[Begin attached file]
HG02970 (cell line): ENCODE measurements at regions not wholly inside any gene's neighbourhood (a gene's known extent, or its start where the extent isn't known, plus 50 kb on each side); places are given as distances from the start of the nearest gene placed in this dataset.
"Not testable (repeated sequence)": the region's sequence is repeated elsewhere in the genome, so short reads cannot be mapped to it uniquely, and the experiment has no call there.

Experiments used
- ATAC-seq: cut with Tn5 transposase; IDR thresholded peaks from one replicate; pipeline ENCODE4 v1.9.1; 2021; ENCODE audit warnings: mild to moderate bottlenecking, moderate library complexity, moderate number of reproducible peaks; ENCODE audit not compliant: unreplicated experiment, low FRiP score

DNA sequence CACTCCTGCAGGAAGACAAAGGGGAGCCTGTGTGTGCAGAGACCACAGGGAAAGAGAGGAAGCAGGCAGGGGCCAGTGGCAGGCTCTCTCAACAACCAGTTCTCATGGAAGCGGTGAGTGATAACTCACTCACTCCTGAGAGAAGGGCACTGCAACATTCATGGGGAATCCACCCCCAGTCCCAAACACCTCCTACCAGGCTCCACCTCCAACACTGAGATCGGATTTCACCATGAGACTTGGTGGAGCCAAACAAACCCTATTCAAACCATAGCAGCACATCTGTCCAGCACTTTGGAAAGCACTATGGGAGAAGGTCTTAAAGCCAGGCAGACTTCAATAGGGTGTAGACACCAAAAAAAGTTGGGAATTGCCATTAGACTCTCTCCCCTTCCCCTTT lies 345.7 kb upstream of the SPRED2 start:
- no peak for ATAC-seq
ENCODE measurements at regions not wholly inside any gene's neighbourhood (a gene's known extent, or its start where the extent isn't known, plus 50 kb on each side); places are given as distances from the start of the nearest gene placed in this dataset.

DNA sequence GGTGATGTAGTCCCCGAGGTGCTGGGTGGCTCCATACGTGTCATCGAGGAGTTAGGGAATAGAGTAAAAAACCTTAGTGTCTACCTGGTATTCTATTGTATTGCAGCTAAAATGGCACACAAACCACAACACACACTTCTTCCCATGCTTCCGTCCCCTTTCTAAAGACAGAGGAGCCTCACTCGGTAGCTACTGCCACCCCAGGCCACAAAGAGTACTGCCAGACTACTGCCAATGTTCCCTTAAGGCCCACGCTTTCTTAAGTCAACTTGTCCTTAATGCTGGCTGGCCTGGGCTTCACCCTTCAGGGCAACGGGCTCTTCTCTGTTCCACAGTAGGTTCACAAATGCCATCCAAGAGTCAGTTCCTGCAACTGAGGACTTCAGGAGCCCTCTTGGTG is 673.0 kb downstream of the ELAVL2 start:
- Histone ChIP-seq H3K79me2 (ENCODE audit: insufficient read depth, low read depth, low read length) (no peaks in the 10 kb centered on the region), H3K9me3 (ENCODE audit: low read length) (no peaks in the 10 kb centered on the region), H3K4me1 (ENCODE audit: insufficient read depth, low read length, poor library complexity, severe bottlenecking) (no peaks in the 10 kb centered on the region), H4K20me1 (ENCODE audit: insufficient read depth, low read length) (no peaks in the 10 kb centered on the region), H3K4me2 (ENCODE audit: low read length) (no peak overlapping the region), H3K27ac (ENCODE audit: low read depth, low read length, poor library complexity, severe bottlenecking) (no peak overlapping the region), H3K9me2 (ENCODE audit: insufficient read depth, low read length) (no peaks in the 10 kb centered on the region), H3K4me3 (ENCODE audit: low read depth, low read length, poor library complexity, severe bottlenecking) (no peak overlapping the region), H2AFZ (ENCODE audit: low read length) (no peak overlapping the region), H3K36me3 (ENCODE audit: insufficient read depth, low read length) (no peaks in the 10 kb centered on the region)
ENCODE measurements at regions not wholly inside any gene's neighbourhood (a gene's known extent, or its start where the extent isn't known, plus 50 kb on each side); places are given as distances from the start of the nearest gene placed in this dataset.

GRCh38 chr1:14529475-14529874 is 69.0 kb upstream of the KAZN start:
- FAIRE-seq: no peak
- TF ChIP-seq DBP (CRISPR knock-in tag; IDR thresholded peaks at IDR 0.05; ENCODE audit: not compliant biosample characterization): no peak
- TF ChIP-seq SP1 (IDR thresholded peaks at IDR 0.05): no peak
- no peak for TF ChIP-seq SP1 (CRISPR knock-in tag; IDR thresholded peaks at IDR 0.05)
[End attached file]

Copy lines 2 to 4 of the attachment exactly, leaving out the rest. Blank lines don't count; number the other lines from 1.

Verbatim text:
"Not testable (repeated sequence)": the region's sequence is repeated elsewhere in the genome, so short reads cannot be mapped to it uniquely, and the experiment has no call there.

Experiments used
- ATAC-seq: cut with Tn5 transposase; IDR thresholded peaks from one replicate; pipeline ENCODE4 v1.9.1; 2021; ENCODE audit warnings: mild to moderate bottlenecking, moderate library complexity, moderate number of reproducible peaks; ENCODE audit not compliant: unreplicated experiment, low FRiP score